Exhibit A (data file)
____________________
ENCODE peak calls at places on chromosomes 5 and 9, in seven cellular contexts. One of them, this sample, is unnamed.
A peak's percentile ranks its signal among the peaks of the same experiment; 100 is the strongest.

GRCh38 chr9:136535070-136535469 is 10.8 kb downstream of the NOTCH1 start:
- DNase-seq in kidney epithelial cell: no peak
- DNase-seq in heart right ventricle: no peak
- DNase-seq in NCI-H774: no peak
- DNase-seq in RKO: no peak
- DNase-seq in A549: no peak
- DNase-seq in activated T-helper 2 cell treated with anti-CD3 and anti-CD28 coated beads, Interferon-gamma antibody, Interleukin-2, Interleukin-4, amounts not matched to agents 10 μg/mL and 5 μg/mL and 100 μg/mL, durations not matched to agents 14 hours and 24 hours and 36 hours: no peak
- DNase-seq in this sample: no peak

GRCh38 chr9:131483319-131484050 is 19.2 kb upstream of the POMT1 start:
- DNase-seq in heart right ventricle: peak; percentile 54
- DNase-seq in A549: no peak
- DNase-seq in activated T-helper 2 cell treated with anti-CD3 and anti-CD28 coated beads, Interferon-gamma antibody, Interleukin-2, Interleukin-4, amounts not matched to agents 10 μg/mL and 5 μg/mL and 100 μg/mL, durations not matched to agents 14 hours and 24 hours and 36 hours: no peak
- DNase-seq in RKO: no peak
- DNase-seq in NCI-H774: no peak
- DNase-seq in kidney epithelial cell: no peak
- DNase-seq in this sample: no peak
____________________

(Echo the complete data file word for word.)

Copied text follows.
ENCODE peak calls at places on chromosomes 5 and 9, in seven cellular contexts. One of them, this sample, is unnamed.
A peak's percentile ranks its signal among the peaks of the same experiment; 100 is the strongest.

GRCh38 chr9:136535070-136535469 is 10.8 kb downstream of the NOTCH1 start:
- DNase-seq in kidney epithelial cell: no peak
- DNase-seq in heart right ventricle: no peak
- DNase-seq in NCI-H774: no peak
- DNase-seq in RKO: no peak
- DNase-seq in A549: no peak
- DNase-seq in activated T-helper 2 cell treated with anti-CD3 and anti-CD28 coated beads, Interferon-gamma antibody, Interleukin-2, Interleukin-4, amounts not matched to agents 10 μg/mL and 5 μg/mL and 100 μg/mL, durations not matched to agents 14 hours and 24 hours and 36 hours: no peak
- DNase-seq in this sample: no peak

GRCh38 chr9:131483319-131484050 is 19.2 kb upstream of the POMT1 start:
- DNase-seq in heart right ventricle: peak; percentile 54
- DNase-seq in A549: no peak
- DNase-seq in activated T-helper 2 cell treated with anti-CD3 and anti-CD28 coated beads, Interferon-gamma antibody, Interleukin-2, Interleukin-4, amounts not matched to agents 10 μg/mL and 5 μg/mL and 100 μg/mL, durations not matched to agents 14 hours and 24 hours and 36 hours: no peak
- DNase-seq in RKO: no peak
- DNase-seq in NCI-H774: no peak
- DNase-seq in kidney epithelial cell: no peak
- DNase-seq in this sample: no peak